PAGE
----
We do not honor our love in Lent. Our love is fickle, it is wavering, it is unsteady. Our love is weak, even when turned toward those closest to us, but especially when it is turned toward God. Holy Week isn’t about the love of the people for Christ, because their love failed, and the crowds turned against our Lord. This dramatic shift, this failure of human love, is described in the third stanza of our hymn this week, “My Song is Love Unknown.”
“Sometimes they strew His way and His sweet praises sing; resounding all the day hosannas to their King. Then ‘Crucify!’ is all their breath, and for His death they thirst and cry.” Jerusalem rejoiced to receive her King on Palm Sunday. Jesus even said, “I tell you, if these [people] were silent, the very stones would cry out.” The cries of ‘Hosanna’ rose up to Jesus, cloaks and palm branches covered His path. The people showed Jesus glory, honor, and love. But by Friday that all had changed. The cry was no longer ‘Hosanna!’ but ‘Crucify!’ Man’s love had faltered and failed. The crowds who once had adored Him now cried out for His death.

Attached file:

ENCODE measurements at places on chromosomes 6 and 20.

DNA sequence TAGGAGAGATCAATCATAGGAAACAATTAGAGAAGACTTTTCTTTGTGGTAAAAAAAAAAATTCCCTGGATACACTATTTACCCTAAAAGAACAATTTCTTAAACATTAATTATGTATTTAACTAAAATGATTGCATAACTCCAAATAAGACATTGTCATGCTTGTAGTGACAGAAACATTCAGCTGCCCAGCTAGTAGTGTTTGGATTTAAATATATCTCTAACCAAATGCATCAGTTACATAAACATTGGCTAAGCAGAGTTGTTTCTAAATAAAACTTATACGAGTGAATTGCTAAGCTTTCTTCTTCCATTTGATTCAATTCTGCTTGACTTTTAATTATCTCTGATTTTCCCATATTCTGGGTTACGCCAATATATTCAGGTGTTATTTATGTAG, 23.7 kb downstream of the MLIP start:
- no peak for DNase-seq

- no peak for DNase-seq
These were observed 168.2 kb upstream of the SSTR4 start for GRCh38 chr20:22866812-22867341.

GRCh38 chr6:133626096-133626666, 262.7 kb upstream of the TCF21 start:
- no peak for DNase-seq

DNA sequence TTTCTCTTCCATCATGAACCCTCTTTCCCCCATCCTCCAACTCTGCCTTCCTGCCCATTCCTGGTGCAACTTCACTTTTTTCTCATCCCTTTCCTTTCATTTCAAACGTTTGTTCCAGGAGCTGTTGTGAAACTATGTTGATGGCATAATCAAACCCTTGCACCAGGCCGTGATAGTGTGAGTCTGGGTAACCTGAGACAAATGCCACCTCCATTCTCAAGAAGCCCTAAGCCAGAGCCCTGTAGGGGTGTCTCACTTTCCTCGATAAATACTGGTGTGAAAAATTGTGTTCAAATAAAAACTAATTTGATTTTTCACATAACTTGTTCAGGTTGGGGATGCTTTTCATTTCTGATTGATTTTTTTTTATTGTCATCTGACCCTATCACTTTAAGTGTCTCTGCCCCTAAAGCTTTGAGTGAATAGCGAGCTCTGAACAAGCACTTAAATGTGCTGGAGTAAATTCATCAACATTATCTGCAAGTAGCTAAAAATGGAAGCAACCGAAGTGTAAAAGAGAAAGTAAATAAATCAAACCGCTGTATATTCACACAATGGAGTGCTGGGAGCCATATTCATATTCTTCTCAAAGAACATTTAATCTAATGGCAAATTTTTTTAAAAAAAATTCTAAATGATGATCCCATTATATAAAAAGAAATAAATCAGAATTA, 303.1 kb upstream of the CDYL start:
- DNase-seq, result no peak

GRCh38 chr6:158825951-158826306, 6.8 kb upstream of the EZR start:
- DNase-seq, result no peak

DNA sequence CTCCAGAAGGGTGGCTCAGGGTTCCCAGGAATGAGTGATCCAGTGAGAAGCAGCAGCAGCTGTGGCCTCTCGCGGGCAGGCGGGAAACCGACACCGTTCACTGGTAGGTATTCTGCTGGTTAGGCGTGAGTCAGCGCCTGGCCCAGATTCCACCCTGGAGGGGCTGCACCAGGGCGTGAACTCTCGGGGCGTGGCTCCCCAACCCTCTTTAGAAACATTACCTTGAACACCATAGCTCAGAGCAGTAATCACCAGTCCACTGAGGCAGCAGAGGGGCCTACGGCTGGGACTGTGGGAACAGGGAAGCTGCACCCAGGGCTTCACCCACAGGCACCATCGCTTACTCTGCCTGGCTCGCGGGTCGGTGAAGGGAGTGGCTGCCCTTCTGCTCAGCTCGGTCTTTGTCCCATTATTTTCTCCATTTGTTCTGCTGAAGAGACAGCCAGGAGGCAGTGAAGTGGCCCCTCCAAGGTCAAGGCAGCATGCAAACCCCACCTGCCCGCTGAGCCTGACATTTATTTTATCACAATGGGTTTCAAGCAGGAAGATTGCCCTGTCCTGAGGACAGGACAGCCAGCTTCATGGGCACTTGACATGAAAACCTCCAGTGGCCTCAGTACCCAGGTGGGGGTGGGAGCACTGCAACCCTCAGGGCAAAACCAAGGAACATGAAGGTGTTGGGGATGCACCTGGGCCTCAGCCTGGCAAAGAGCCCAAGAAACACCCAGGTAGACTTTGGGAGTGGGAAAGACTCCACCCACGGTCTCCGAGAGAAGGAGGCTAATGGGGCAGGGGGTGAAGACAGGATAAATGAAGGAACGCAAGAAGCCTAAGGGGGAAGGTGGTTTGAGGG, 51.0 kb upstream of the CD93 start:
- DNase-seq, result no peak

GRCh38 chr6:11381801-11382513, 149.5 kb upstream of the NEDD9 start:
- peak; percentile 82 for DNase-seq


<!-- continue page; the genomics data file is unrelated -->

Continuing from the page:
We do not honor our love in Lent, for we too are like the crowds of Jerusalem. Our love for Christ falters and fails. On some days we cry out ‘Hosanna!’ praising our King for all that He has done for us. On others, we are like the mob on Good Friday, rejecting Christ through our words and actions. Our love is completely corrupted by the sin that fills all of our members. Lent isn’t about our love for Christ, but His love for us. Even you and I, who have love that is so weak, so faltering, so unsteady, are shown love by Jesus, the love that led Him to the cross. His love is shown, as the first stanza declared, to the “loveless that they might lovely be.”